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E01026: Greek epitaph for a person who had built an oratory of *Mamas (probably the martyr of Kaisareia/Caesarea in Cappadocia, S00436). Found at Limnai near Sasima and Nazianzus, to the south-west of Kaisareia/Caesarea (Cappadocia, central Asia Minor). Probably late antique.

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posted on 27.12.2015, 00:00 by pnowakowski
+ ἐνθάδε κατάκιτε Λονγῖνος Βα-
λιβαρδᾶς ὁ κὲ περιπυσάμενος
τὸ ὐκτήριον τοῦ ἁγίου Μαμᾶ·
τὸν θεὸν ἡμῖν· ὁ ἀναγινώσ-
κων, εὔξαστε ὑπὲρ ἐμοῦ

3. ὐκτήριον = εὐκτήριον, του κτηριον Levides || 4. τὸν θεὸν ἡμῖν or more probably = τὸν θεὸν ὑμῖν, a form of adjuration (Feissel, in a letter dated 17.09.2016) || 5. εὔξαστε = εὔξαι or εὐξάσθω

'+ Here lies Longinos Balibardas, who built the oratory of Saint Mamas. May God be with us! You who are reading it, pray for me!'

Text: Robert 1946, 156.

History

Evidence ID

E01026

Saint Name

Mamas, martyr in Kaisareia/Caesarea of Cappadocia : S00436

Saint Name in Source

Μαμᾶς

Type of Evidence

Inscriptions - Funerary inscriptions

Language

Greek

Evidence not before

400

Evidence not after

800

Activity not before

400

Activity not after

800

Place of Evidence - Region

Asia Minor Asia Minor

Place of Evidence - City, village, etc

Kaisareia/Caesarea in Cappadocia Limnai

Place of evidence - City name in other Language(s)

Kaisareia/Caesarea in Cappadocia Nicomedia Νικομήδεια Nikomēdeia Izmit Πραίνετος Prainetos Nicomedia Limnai Nicomedia Νικομήδεια Nikomēdeia Izmit Πραίνετος Prainetos Nicomedia

Cult activities - Places

Cult building - independent (church)

Cult activities - Non Liturgical Practices and Customs

Prayer/supplication/invocation

Cult Activities - Protagonists in Cult and Narratives

Other lay individuals/ people

Source

A slab found in the ruins of a Christian building at Gülcük (ancient Limnai near Sasima and Nazianzus, to the south-west of Kaisareia). There is no published description.

Discussion

The inscription is the epitaph of a certain Longinos Balibardas. The fact that Longinos built an oratory dedicated to a saint serves here as his primary identifying characteristic – beside this, we learn nothing about his social status or wealth. For other inscriptions, where people are identified in the same way, see E00902 (Kastor who built a sanctuary of the martyr *Kyrikos), E00710 (Armenis who built an unspecified martyr shrine, probably also of the martyr Kyrikos), and E01239 (Anatolios, who built a church dedicated to *John, unspecified). Interestingly, the shrine built by Longinos, is not called a martyrion but an oratory (εὐκτήριον). Perhaps it was just a chapel and not an independent building. The shrine was dedicated to Mamas, most probably the martyr of Kaisareia in Cappadocia, praised in sermons by Basil of Caesarea and Gregory of Nazianzus (see E00719 and E00912). The phrase τὸν θεὸν ἡμῖν, which we find in line 4, can be understood either as ὁ θεὸς ἡμῖν / 'may God be with us' or τῷ θεῷ ἡμῶν / 'for our God' (as the functions of the dative case were being gradually taken over by the accusative case in Late Antiquity). Louis Robert and François Halkin preferred the former option, as they compared the phrase with the formula τὸν θεόν σοι· μὴ ἀδικήσεις / 'may God be with you, so that you may not sin', quite frequent in Phrygian epitaphs. It is also possible that the pronoun ὑμῖν was here swapped for ἡμῶν, which is frequent in late antique inscriptions.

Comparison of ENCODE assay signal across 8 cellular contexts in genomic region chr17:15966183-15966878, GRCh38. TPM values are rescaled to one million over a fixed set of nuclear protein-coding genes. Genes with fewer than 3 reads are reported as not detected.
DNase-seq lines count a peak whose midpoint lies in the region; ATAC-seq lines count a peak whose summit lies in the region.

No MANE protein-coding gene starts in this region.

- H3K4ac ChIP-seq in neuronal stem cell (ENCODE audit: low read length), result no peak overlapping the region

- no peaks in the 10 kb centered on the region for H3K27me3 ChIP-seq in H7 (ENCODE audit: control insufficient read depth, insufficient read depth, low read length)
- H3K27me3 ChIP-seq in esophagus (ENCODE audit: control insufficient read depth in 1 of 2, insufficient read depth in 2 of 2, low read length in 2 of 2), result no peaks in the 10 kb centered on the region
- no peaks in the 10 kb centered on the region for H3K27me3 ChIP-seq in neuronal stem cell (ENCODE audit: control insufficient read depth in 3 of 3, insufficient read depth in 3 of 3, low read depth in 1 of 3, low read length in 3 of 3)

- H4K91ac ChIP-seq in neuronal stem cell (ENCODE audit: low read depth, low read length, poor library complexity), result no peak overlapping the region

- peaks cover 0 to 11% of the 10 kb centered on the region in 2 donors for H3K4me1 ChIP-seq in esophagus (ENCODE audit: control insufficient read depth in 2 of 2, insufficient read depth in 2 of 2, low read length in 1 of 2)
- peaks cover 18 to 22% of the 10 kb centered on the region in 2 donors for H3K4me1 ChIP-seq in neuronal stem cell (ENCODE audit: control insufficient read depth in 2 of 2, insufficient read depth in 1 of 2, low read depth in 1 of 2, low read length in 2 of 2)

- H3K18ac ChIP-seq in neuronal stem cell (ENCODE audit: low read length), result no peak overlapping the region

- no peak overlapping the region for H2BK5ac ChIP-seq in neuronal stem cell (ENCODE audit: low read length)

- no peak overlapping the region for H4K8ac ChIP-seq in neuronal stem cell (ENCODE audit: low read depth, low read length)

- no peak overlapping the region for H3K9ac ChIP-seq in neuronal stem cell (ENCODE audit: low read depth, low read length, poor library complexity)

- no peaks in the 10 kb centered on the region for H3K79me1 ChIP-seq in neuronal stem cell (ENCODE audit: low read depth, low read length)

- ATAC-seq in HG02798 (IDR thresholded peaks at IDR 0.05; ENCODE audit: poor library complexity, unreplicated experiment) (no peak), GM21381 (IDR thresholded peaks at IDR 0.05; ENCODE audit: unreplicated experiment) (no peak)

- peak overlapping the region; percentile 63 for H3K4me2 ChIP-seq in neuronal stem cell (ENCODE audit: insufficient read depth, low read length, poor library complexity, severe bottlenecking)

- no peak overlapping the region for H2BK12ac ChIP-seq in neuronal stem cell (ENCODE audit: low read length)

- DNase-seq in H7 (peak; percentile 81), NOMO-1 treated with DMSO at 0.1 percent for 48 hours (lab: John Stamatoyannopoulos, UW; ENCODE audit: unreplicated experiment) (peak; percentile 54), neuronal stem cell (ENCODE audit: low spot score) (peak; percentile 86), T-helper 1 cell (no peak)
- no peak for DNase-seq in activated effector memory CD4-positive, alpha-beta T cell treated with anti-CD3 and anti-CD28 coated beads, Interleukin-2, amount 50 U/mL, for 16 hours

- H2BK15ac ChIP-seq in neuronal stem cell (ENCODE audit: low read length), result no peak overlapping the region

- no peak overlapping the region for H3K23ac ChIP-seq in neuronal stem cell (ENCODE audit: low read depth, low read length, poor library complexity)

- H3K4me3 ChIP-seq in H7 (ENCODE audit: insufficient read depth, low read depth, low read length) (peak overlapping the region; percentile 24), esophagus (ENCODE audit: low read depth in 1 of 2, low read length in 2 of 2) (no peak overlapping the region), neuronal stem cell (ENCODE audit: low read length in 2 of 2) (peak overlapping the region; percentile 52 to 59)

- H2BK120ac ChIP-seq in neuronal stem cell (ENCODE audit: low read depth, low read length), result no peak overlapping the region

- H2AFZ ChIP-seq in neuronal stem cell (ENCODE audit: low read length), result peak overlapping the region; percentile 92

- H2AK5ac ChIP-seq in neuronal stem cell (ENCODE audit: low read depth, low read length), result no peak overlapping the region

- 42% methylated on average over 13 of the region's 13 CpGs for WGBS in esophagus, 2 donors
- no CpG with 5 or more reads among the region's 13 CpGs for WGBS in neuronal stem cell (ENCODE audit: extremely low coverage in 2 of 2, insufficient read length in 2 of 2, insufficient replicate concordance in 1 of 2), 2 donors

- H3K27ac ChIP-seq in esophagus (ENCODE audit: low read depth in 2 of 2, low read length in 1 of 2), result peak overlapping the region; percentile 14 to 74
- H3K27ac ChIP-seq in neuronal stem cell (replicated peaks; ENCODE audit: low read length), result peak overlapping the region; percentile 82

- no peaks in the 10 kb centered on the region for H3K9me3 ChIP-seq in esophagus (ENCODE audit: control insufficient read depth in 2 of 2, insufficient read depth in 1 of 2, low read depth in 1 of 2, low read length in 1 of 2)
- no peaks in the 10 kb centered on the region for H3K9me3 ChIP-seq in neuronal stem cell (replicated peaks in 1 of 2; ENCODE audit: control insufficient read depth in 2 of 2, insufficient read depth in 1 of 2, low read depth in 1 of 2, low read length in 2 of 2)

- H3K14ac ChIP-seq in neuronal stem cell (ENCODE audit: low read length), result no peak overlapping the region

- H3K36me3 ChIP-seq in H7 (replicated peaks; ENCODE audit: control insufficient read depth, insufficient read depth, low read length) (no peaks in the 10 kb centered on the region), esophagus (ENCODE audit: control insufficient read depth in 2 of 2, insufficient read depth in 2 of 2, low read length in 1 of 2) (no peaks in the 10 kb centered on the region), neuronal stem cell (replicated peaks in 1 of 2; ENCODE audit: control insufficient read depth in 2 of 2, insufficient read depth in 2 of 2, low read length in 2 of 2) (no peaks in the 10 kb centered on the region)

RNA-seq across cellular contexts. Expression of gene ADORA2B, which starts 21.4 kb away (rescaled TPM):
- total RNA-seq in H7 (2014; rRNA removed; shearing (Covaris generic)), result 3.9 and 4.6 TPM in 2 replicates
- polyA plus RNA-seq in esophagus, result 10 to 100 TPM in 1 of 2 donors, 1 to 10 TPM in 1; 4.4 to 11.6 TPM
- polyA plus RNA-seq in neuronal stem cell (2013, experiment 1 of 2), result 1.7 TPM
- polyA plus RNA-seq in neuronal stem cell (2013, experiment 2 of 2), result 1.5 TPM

Bibliography

Edition: Robert, L., Hellenica, Recueil d'épigraphie, de numismatique et d'antiquités grecques, vol. 2 (Paris: La librairie d'Amérique et d'Orient Adrien Maisonneuve, 1946), 156. Levides, Α.Μ., Αἱ ἐν μονολίθοις μοναὶ τῆς Καππαδοκίας καὶ Λυκαονίας / Hai en Monolithois monai tēs Kappadokias kai Lykaonias (Kōnstantinoupolei: Typois Alexandrou Nomismatidou, 1899), 173. Further reading: Destephen, S., "Martyrs locaux et cultes civiques en Asie Mineure", in: J.C. Caillet, S. Destephen, B. Dumézil, H. Inglebert, Des dieux civiques aux saints patrons (IVe-VIIe siècle) (Paris: éditions A. & J. Picard, 2015), 100. Halkin, F., "Inscriptions grecques relatives à l'hagiographie, IX, Asie Mineure", Analecta Bollandiana 71 (1953), 91.

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